In the early hours of November 20, 1952, controversial Contactee George Adamski and his secretary, Lucy McGinnis, headed out of Palomar Mountain and drove to Blythe, California. It was all as a result of a sudden, out of the blue hunch that Adamski had – one which led him to believe that a close encounter was looming on the horizon. As dawn broke, they met with several fellow saucer-seekers, Al and Betty Bailey, and George Hunt Williamson, who was a fellow Contactee who also caught the secret attention of the FBI, as we shall soon see. After breakfast, Adamski had an eerie feeling that the group needed to head off to Parker, Arizona – which they quickly did. It wasn’t long before one and all was shocked and amazed by the sight of a huge, silver-colored UFO that was “cigar”-like in shape and maneuvering high in the clear skies over Parker.
An excited Adamski shouted to the group to follow it: they raced for their cars and hit the dirt road in pursuit of the craft from another world. According to Adamski and his friends, the craft shot out of the area after being pursued by a squadron of military aircraft. Soon after, though, a much smaller, Flying Saucer-type vehicle landed on a nearby mountain. For Adamski, this was a sign the aliens wanted to converse with him, face to face. That, we’re told, is exactly what happened. As the rest of the group kept their distance, Adamski tentatively walked towards the alien craft. A door on the vehicle opened and Adamski, holding his breath, was confronted by a long-haired, human-looking figure dressed in a one-piece suit, not unlike the kind of outfit worm by today’s military pilots.
Adamski said that the long-haired, human-looking being claimed his name was Orthon, that he came from the planet Venus, and that he was here to warn the world of the perils of nuclear weapons. Orthon told the excited and shocked Adamski that he, Adamski, was to be a part of a worldwide program designed to push human civilization away from planet-wide annihilation and towards a new paradise. With that all said, Orthon returned to his Flying Saucer, which raced into the heavens and vanished from view.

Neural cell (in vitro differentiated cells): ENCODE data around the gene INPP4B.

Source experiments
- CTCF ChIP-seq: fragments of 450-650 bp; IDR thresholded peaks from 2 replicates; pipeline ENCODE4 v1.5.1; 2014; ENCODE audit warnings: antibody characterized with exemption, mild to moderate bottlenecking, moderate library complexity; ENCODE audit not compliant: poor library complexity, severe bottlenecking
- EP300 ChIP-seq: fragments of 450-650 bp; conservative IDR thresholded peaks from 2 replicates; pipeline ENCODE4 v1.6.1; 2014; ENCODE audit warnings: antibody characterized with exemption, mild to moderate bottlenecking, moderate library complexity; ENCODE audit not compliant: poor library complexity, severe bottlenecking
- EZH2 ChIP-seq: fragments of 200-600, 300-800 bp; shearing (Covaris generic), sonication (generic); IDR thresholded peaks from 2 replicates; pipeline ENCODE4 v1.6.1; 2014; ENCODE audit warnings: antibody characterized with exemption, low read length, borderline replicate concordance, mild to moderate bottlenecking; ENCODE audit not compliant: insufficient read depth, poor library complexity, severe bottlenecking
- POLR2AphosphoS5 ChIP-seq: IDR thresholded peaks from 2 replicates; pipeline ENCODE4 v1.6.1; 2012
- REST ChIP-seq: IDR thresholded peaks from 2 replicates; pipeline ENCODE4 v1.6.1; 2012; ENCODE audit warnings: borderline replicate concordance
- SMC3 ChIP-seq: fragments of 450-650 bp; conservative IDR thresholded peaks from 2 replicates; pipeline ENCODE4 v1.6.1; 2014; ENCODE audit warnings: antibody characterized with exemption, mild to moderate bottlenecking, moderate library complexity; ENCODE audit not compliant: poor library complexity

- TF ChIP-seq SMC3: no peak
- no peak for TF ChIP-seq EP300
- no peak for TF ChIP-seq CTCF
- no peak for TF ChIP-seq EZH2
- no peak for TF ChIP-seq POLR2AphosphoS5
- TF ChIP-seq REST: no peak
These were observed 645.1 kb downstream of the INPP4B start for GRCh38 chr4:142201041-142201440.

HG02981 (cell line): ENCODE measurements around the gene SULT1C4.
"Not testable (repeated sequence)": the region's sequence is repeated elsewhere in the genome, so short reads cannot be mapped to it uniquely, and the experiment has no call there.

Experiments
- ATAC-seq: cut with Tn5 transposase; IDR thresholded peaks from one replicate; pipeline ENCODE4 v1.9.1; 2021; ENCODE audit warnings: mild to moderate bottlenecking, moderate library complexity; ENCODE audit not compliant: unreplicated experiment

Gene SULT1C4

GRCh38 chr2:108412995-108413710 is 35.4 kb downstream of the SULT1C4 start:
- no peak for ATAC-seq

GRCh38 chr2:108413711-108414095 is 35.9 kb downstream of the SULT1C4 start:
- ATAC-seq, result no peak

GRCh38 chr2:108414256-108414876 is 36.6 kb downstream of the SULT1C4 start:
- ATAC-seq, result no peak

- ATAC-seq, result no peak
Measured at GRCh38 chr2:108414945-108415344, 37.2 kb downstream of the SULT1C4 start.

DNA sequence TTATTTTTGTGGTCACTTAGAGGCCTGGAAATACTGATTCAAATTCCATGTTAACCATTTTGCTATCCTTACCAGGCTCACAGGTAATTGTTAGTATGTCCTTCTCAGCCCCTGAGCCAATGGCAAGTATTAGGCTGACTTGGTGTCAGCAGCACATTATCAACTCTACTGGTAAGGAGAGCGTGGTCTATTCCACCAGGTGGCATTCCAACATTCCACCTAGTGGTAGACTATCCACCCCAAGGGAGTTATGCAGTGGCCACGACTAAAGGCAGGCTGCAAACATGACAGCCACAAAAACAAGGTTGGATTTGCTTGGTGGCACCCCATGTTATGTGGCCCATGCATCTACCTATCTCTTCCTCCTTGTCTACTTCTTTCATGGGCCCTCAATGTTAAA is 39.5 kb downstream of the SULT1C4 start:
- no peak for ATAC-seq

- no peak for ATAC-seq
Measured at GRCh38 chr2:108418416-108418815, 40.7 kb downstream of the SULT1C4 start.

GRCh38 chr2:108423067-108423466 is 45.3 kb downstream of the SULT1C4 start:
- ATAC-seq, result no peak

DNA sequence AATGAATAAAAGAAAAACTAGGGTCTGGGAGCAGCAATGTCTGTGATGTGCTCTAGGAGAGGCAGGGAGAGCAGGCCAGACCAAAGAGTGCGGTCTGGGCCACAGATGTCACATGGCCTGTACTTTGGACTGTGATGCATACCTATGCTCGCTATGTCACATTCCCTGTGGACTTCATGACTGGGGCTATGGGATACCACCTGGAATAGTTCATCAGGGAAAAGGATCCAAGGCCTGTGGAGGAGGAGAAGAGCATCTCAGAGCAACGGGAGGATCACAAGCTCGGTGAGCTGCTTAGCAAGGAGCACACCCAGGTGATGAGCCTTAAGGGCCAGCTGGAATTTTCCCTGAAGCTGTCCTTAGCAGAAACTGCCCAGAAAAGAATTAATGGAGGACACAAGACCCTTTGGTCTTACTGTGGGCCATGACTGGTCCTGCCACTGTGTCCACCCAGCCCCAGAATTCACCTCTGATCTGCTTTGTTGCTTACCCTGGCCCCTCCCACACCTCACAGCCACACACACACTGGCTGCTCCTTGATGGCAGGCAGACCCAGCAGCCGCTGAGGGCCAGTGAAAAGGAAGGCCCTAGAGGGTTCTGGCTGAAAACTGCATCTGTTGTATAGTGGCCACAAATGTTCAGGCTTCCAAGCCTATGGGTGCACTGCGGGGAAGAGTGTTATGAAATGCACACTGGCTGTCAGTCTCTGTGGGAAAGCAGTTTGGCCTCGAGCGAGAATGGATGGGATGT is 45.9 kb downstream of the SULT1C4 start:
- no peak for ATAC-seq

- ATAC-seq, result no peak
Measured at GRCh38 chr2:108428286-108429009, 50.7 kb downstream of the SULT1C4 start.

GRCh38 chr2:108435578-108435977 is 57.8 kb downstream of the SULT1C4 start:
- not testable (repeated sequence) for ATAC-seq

In mere minutes, Adamski was a new man with a new plan. He claimed further controversial encounters with the Space-Brothers and, in 1953, co-authored with Desmond Leslie a book on the entire affair titled Flying Saucers Have Landed. The book proved to be a huge hit. Adamski had gone from a figure of relative obscurity to one that countless numbers of people were listening to – and listening to very carefully. Those listeners included none other than some of the finest special-agents of the FBI.
It’s important to note that the stories of George Adamski – who died in 1965 – have both their believers and their disbelievers. That Orthon looked extremely human and claimed to be a Venusian, has had many a UFO researcher rolling their eyes – and quite understandably. On the other hand, and even to this day, Adamski still has a faithful following which shows no signs of going away anytime soon. For the FBI, though, it wasn’t so much whether or not Adamski’s claims were true or not which bothered J. Edgar Hoover’s G-Men. Rather, it was the influence that Adamski was having on the American public that had them worried. Deeply so, too.
Had Adamski just told his readers, and listeners, tales of exciting encounters with spacemen and space-women from other worlds, then, in all probability, the FBI would not have cared in the slightest. But, things didn’t end there. According to the FBI's files on Adamski, his aliens were communists. Those same records state that Adamski claimed that the Soviet way of life was also the way of the future. That the Russians would be the victors in a looming Third World War, and that the Space Brothers would then usher in a new era in which alien communists would sculpt a new Earth.
Today, much of this might sound farcical, unimportant and far-fetched, but it was the thousands upon thousands of people who completely bought into all this which had the FBI concerned. As a result, J. Edgar Hoover ordered a file to be opened on Adamski. It ran from 1952 to 1965, amounts to around 130 pages, and is now available under Freedom of Information legislation. The file makes it very clear that the Bureau was far from impressed by anything that Adamski had to say about his alleged alien encounters. The issue of how Adamski insisted on spreading the word of communism, though – and doing so via the message and the medium of the Space Brothers – continued to worry and vex the FBI. Hence the existence of the strange file.